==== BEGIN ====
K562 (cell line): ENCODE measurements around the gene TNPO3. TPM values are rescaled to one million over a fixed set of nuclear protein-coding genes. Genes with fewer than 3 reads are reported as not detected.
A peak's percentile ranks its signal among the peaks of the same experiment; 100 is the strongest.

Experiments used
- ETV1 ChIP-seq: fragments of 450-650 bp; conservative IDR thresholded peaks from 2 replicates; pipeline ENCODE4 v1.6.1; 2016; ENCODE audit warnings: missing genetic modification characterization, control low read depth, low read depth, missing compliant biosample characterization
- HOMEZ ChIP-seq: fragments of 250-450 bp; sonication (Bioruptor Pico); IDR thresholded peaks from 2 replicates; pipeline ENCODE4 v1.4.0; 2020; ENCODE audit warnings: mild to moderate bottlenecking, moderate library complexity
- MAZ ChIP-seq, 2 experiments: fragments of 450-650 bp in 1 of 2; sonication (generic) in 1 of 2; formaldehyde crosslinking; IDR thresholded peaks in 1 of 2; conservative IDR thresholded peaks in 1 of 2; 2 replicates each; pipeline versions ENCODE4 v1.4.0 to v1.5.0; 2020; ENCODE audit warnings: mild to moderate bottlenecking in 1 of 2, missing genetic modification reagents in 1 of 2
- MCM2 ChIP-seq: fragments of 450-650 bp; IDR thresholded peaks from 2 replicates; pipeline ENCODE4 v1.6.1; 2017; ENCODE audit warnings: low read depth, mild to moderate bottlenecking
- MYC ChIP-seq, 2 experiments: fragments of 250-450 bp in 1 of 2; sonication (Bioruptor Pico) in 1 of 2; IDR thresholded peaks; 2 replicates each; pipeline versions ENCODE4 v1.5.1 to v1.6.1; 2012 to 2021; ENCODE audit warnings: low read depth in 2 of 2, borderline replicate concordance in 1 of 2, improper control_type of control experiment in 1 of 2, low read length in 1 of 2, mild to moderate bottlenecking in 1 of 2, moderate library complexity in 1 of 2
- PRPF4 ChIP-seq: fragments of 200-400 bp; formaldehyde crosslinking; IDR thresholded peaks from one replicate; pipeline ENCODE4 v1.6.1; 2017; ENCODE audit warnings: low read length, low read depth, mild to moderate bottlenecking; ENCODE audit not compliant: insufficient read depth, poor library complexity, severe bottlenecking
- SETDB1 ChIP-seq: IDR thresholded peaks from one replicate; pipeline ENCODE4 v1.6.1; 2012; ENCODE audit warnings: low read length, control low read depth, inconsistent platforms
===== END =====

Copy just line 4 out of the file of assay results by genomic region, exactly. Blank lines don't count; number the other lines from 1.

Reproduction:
- ETV1 ChIP-seq: fragments of 450-650 bp; conservative IDR thresholded peaks from 2 replicates; pipeline ENCODE4 v1.6.1; 2016; ENCODE audit warnings: missing genetic modification characterization, control low read depth, low read depth, missing compliant biosample characterization